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ORIGINAL ARTICLE
Year : 2020  |  Volume : 23  |  Issue : 3  |  Page : 362-370

Birth preparedness and complication readiness among women of reproductive age group in Abakaliki, Southeast Nigeria


1 Department of Obstetrics and Gynaecology, Federal Teaching Hospital Abakaliki, Ebonyi State, Nigeria
2 National Obstetrics Fistula Centre, Abakaliki, Ebonyi State, Nigeria

Correspondence Address:
Dr. R C Onoh
Department of Obstetrics and Gynaecology, Federal Teaching Hospital Abakaliki, Ebonyi State, PMB 102, Abakaliki, Ebonyi State
Nigeria
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Source of Support: None, Conflict of Interest: None


DOI: 10.4103/njcp.njcp_670_18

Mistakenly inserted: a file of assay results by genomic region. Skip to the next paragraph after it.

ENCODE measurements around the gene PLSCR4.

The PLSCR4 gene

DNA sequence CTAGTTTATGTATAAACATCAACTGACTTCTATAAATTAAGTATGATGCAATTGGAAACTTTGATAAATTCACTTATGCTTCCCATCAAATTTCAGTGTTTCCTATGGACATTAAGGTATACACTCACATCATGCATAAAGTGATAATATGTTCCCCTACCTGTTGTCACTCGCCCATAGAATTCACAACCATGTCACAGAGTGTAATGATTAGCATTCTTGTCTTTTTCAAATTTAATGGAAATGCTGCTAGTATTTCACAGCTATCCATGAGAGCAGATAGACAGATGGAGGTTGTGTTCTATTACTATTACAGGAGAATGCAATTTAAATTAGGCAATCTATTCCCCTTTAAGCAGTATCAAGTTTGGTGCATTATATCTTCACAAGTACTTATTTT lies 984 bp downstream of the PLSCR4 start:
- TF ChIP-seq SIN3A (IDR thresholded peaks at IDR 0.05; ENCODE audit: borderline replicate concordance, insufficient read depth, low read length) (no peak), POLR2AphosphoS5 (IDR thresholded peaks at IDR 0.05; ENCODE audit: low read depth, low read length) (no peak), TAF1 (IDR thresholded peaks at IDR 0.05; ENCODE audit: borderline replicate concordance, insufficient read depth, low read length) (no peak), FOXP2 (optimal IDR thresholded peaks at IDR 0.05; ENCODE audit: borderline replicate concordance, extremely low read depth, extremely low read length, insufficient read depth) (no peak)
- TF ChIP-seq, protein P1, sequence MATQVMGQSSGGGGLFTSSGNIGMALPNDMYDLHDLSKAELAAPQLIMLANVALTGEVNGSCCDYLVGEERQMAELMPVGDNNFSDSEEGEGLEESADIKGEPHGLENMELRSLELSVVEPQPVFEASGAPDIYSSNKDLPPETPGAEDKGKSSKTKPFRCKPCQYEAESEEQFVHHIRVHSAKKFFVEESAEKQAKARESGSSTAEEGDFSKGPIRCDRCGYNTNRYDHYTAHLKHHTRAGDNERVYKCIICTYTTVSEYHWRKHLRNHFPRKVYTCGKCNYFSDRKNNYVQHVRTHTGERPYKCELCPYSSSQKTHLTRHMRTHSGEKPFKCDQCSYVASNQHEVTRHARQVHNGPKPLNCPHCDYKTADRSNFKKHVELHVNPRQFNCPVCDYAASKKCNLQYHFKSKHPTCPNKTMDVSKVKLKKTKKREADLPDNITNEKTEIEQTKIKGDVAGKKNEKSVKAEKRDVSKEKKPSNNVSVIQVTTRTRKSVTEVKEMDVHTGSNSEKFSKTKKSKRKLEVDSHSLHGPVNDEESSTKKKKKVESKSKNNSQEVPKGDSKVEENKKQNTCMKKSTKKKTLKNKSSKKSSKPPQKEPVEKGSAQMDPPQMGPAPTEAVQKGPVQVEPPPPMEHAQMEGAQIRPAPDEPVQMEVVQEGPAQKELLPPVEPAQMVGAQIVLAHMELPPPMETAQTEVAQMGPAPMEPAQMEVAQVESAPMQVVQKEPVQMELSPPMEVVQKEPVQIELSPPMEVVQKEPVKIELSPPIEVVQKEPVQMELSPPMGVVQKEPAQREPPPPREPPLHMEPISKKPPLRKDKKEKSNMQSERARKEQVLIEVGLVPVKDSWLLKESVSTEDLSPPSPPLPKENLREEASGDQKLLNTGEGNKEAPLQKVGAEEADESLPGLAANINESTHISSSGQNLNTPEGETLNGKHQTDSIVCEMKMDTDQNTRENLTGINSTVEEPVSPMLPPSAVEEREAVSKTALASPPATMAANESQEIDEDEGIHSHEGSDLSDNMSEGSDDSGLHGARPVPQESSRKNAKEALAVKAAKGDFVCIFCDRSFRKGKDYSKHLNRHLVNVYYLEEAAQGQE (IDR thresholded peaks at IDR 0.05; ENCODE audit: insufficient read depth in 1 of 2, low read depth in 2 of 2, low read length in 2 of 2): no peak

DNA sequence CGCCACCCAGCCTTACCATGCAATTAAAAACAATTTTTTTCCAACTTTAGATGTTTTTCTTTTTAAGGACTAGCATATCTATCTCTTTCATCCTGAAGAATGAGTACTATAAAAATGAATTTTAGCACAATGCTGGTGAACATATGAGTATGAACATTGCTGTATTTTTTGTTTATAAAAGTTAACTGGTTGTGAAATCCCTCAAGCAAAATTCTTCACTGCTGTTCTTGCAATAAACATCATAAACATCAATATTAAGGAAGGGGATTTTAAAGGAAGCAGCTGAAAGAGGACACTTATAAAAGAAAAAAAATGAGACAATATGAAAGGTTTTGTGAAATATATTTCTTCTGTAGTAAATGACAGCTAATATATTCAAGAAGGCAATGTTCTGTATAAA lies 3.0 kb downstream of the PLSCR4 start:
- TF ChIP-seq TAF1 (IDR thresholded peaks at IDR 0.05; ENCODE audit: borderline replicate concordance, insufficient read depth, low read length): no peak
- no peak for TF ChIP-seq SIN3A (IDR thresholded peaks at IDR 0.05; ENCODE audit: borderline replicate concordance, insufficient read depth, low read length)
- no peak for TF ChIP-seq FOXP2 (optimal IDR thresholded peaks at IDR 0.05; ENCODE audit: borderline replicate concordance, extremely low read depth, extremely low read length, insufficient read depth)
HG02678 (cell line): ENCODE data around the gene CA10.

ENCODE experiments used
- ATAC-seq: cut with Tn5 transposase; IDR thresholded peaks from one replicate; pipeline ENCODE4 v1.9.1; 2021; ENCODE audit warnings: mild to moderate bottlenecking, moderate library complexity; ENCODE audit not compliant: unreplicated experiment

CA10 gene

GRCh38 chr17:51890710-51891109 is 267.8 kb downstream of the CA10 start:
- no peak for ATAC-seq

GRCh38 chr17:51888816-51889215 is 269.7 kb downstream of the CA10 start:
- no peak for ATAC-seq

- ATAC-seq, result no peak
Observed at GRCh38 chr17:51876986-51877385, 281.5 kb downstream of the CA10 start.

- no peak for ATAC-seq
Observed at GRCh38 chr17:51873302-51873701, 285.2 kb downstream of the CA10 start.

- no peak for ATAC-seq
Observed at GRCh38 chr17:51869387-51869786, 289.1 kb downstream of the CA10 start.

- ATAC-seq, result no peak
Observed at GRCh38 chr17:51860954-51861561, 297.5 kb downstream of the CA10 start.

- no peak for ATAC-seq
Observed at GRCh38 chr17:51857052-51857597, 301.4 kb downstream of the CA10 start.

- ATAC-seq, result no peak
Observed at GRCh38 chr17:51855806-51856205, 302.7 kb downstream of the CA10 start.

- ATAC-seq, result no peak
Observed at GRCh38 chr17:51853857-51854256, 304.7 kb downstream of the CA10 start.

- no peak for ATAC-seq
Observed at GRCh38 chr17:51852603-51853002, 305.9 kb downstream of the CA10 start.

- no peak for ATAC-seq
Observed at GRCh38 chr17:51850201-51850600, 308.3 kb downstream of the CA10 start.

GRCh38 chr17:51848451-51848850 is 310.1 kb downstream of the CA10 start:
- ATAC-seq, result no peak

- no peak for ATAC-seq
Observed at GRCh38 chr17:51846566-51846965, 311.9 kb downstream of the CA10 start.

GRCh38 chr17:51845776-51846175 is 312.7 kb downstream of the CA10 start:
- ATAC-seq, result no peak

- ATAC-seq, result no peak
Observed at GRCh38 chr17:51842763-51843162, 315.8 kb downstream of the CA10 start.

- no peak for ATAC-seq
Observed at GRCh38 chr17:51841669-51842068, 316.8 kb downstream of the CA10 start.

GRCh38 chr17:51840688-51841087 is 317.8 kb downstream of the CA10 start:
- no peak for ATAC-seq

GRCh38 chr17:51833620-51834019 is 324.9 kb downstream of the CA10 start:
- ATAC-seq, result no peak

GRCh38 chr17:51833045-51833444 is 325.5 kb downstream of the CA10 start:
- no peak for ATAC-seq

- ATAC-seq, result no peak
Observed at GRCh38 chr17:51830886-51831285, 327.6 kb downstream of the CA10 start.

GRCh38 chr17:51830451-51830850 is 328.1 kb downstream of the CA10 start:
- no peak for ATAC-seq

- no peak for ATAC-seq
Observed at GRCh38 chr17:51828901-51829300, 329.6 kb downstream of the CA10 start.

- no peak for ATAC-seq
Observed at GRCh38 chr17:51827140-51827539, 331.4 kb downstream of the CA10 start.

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Background: Birth preparedness and complication readiness (BPCR) reduces delays in obstetric care, improves health-seeking behavior during an obstetric emergency, and improves knowledge on danger signs of pregnancy. Aims: To assess the knowledge, perception, and practice of women on BPCR. Subjects and Methods: This was a cross-sectional study conducted at Federal Teaching Hospital in Ebonyi state, Nigeria at the postnatal ward from June to December 2016. Women who delivered were recruited consecutively on discharge from the postnatal ward. Their knowledge, perception, and practice of BPCR in the last pregnancy were sought. Information obtained were analyzed using 2008 Epi-info™ software version 3.5.1 (Atlanta Georgia USA). Result: A total of 438 of 445 questionnaires were correctly filled and analyzed giving a response rate of 98.4%. Most of the women knew about birth preparedness 384 (87.7%) and complication readiness 348 (79.5%). A significant number of women did not access antenatal care within the first trimester 236 (53.9%), did not know that family planning is important in BPCR 216 (49.3%), and did not identify means of transport in the event of emergency 354 (80.8%). No provision of blood during antenatal care for the blood banking system was a common finding 258 (58.9%). In multivariate logistic regression analysis, choosing a health care provider was a common finding among literate mothers (OR = 2.8,95% CI = 1.02,7.72), woman within 25–29 years (OR = 1.09, 95%CI = 1.02,1.16), and multiparas (OR = 0.82, 95% CI = 0.67,0.99). Conclusion: There is increased knowledge and awareness of BPCR but the comprehensive components and practices of BPCR are still not optimal in our setting.


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